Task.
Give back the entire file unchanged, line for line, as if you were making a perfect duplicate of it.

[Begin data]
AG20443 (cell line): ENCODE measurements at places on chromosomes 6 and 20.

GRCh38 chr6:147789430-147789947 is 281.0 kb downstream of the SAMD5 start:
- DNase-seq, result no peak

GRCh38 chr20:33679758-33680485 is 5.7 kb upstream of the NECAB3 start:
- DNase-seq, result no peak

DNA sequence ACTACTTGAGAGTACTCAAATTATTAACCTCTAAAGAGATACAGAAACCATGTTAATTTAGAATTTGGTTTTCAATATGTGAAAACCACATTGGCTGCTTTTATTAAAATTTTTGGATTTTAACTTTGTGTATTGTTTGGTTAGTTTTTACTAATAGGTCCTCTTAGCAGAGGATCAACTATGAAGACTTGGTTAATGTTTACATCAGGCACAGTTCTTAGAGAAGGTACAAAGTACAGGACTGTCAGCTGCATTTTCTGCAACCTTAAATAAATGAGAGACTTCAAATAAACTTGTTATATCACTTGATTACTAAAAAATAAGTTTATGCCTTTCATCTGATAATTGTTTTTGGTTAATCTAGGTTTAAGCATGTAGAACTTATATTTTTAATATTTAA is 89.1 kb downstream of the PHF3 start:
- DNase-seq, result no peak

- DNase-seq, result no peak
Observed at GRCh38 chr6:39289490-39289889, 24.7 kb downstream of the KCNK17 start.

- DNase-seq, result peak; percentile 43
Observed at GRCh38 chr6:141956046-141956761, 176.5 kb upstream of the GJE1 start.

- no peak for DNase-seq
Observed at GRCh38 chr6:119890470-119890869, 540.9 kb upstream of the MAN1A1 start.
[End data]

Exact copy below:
AG20443 (cell line): ENCODE measurements at places on chromosomes 6 and 20.

GRCh38 chr6:147789430-147789947 is 281.0 kb downstream of the SAMD5 start:
- DNase-seq, result no peak

GRCh38 chr20:33679758-33680485 is 5.7 kb upstream of the NECAB3 start:
- DNase-seq, result no peak

DNA sequence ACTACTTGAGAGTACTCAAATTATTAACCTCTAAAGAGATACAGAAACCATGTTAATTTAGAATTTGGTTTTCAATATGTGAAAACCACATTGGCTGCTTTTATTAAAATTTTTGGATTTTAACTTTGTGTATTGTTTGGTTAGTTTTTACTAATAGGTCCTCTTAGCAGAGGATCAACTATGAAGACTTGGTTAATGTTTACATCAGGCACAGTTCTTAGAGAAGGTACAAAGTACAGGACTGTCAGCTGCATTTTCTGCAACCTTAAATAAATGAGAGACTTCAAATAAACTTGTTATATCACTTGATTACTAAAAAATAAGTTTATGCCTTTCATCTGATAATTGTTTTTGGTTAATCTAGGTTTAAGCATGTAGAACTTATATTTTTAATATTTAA is 89.1 kb downstream of the PHF3 start:
- DNase-seq, result no peak

- DNase-seq, result no peak
Observed at GRCh38 chr6:39289490-39289889, 24.7 kb downstream of the KCNK17 start.

- DNase-seq, result peak; percentile 43
Observed at GRCh38 chr6:141956046-141956761, 176.5 kb upstream of the GJE1 start.

- no peak for DNase-seq
Observed at GRCh38 chr6:119890470-119890869, 540.9 kb upstream of the MAN1A1 start.